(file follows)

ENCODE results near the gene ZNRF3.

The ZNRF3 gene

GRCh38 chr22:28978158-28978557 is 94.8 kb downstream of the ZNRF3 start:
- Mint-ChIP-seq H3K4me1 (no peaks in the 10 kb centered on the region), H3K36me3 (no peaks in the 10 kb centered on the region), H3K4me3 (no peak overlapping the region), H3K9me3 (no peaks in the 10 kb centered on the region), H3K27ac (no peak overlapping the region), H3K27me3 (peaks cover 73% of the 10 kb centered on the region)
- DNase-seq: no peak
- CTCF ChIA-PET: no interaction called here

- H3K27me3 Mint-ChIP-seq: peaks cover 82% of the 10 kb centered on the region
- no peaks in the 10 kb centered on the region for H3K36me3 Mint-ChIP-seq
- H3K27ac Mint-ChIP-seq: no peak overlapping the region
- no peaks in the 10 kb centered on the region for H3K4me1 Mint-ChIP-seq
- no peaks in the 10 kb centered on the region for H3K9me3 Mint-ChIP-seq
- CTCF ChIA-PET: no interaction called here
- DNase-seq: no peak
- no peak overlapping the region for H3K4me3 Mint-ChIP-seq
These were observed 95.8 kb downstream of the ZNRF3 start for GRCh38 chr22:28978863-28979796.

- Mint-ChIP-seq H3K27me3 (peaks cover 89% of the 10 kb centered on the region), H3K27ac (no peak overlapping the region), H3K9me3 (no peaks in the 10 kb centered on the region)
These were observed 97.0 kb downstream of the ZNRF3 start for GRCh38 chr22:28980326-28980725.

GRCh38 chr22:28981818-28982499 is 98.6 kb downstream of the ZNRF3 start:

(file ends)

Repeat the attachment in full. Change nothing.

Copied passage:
ENCODE results near the gene ZNRF3.

The ZNRF3 gene

GRCh38 chr22:28978158-28978557 is 94.8 kb downstream of the ZNRF3 start:
- Mint-ChIP-seq H3K4me1 (no peaks in the 10 kb centered on the region), H3K36me3 (no peaks in the 10 kb centered on the region), H3K4me3 (no peak overlapping the region), H3K9me3 (no peaks in the 10 kb centered on the region), H3K27ac (no peak overlapping the region), H3K27me3 (peaks cover 73% of the 10 kb centered on the region)
- DNase-seq: no peak
- CTCF ChIA-PET: no interaction called here

- H3K27me3 Mint-ChIP-seq: peaks cover 82% of the 10 kb centered on the region
- no peaks in the 10 kb centered on the region for H3K36me3 Mint-ChIP-seq
- H3K27ac Mint-ChIP-seq: no peak overlapping the region
- no peaks in the 10 kb centered on the region for H3K4me1 Mint-ChIP-seq
- no peaks in the 10 kb centered on the region for H3K9me3 Mint-ChIP-seq
- CTCF ChIA-PET: no interaction called here
- DNase-seq: no peak
- no peak overlapping the region for H3K4me3 Mint-ChIP-seq
These were observed 95.8 kb downstream of the ZNRF3 start for GRCh38 chr22:28978863-28979796.

- Mint-ChIP-seq H3K27me3 (peaks cover 89% of the 10 kb centered on the region), H3K27ac (no peak overlapping the region), H3K9me3 (no peaks in the 10 kb centered on the region)
These were observed 97.0 kb downstream of the ZNRF3 start for GRCh38 chr22:28980326-28980725.

GRCh38 chr22:28981818-28982499 is 98.6 kb downstream of the ZNRF3 start: